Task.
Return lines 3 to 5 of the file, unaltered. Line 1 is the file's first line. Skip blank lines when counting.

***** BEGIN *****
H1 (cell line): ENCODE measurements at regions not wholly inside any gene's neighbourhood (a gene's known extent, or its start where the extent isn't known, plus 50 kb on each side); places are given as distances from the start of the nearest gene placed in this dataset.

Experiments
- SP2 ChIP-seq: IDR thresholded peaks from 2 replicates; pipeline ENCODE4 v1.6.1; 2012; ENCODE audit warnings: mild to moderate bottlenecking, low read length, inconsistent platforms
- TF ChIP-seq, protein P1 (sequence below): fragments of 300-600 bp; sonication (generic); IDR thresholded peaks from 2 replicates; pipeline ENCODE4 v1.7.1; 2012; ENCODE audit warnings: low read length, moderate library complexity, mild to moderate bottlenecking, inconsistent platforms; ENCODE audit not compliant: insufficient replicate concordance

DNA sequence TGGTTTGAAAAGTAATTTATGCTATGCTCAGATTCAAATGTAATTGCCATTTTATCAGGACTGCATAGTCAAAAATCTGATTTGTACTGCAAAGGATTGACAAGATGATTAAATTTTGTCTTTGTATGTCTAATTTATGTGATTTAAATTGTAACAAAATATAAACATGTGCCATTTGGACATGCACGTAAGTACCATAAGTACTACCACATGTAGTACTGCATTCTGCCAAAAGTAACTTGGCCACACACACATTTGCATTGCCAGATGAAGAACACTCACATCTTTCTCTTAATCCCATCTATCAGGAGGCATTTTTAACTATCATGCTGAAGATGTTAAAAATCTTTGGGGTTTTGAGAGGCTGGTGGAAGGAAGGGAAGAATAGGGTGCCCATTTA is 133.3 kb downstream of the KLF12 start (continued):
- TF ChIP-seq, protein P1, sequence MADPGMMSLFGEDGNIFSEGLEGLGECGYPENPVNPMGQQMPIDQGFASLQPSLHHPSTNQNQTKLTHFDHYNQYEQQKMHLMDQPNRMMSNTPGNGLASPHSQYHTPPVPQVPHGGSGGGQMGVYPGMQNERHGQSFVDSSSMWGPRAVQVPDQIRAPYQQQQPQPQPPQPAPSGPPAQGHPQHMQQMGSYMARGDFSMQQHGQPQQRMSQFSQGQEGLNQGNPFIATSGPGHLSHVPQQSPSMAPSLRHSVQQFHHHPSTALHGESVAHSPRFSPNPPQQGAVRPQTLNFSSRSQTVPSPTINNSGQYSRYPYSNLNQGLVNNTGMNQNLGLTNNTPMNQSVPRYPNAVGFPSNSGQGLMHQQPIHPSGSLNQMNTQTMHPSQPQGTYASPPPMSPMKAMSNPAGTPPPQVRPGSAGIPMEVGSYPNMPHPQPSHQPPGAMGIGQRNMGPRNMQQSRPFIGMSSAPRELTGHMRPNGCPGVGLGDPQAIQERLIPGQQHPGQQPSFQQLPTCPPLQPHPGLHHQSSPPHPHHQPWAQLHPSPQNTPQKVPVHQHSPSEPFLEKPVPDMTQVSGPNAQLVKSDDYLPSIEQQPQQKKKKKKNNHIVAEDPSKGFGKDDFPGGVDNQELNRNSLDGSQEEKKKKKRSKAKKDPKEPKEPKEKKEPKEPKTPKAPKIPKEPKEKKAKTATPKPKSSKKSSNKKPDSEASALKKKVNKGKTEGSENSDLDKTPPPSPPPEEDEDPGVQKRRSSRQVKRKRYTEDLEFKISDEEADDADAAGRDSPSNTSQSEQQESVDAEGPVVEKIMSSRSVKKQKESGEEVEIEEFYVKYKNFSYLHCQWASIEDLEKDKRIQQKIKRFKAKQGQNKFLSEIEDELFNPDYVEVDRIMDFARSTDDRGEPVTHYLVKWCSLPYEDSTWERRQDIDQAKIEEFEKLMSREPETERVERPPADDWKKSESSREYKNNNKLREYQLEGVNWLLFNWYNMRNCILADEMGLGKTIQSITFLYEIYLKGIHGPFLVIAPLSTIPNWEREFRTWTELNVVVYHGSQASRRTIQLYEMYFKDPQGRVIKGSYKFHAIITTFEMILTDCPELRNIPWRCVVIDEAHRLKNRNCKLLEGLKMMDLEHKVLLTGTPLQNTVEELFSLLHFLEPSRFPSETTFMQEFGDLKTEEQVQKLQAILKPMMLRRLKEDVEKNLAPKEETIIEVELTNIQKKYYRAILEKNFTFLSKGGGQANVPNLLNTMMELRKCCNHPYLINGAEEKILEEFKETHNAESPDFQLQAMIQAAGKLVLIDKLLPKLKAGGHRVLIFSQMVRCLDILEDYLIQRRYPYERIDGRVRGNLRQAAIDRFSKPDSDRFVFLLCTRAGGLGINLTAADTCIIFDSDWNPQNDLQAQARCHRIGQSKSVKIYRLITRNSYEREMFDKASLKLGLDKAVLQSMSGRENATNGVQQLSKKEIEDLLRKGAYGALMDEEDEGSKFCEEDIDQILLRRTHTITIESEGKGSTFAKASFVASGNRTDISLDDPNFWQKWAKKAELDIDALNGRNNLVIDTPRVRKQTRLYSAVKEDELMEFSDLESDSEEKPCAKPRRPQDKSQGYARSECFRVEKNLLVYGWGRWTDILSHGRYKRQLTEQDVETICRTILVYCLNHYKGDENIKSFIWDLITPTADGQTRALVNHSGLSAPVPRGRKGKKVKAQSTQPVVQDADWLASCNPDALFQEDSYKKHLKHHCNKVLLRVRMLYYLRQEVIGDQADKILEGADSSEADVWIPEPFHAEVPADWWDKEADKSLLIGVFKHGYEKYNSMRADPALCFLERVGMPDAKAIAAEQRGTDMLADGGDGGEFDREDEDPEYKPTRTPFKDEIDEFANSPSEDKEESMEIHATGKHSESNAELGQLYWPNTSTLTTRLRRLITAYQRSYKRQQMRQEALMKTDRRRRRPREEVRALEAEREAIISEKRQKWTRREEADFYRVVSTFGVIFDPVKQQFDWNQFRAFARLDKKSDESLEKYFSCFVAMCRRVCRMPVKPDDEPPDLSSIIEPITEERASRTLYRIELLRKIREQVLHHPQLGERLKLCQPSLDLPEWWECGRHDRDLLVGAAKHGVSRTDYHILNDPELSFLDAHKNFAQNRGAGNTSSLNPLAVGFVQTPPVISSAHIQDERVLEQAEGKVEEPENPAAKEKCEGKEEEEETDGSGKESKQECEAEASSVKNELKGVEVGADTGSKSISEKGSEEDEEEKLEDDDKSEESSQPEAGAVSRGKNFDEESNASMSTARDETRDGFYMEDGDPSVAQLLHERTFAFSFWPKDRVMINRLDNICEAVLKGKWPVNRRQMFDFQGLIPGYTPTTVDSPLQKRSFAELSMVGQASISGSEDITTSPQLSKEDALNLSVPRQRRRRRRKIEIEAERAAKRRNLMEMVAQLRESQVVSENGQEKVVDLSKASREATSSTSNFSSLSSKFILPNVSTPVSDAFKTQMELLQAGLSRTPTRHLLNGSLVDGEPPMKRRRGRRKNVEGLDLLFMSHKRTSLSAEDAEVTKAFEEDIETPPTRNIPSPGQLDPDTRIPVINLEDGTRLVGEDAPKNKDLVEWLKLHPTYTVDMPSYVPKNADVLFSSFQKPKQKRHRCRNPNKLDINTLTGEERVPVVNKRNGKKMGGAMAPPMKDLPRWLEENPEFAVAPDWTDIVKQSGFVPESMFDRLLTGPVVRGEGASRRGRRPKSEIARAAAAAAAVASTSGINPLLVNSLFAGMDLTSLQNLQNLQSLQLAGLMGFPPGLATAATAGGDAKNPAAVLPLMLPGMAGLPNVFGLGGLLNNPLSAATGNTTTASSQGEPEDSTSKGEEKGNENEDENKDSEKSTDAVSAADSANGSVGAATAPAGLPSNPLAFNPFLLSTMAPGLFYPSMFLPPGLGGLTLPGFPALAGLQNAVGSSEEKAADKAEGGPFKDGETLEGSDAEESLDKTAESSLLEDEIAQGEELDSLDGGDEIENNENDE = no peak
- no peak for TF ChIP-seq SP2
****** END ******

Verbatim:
- SP2 ChIP-seq: IDR thresholded peaks from 2 replicates; pipeline ENCODE4 v1.6.1; 2012; ENCODE audit warnings: mild to moderate bottlenecking, low read length, inconsistent platforms
- TF ChIP-seq, protein P1 (sequence below): fragments of 300-600 bp; sonication (generic); IDR thresholded peaks from 2 replicates; pipeline ENCODE4 v1.7.1; 2012; ENCODE audit warnings: low read length, moderate library complexity, mild to moderate bottlenecking, inconsistent platforms; ENCODE audit not compliant: insufficient replicate concordance

DNA sequence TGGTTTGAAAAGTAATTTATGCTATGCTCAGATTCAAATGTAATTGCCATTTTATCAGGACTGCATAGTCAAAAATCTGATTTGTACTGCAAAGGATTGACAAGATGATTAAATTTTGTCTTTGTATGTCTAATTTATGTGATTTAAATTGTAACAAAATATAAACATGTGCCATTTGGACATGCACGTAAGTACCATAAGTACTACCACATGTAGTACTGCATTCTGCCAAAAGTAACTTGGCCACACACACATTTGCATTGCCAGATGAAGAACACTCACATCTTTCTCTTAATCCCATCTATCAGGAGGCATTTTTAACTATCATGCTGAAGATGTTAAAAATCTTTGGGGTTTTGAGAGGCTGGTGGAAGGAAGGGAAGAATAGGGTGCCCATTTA is 133.3 kb downstream of the KLF12 start (continued):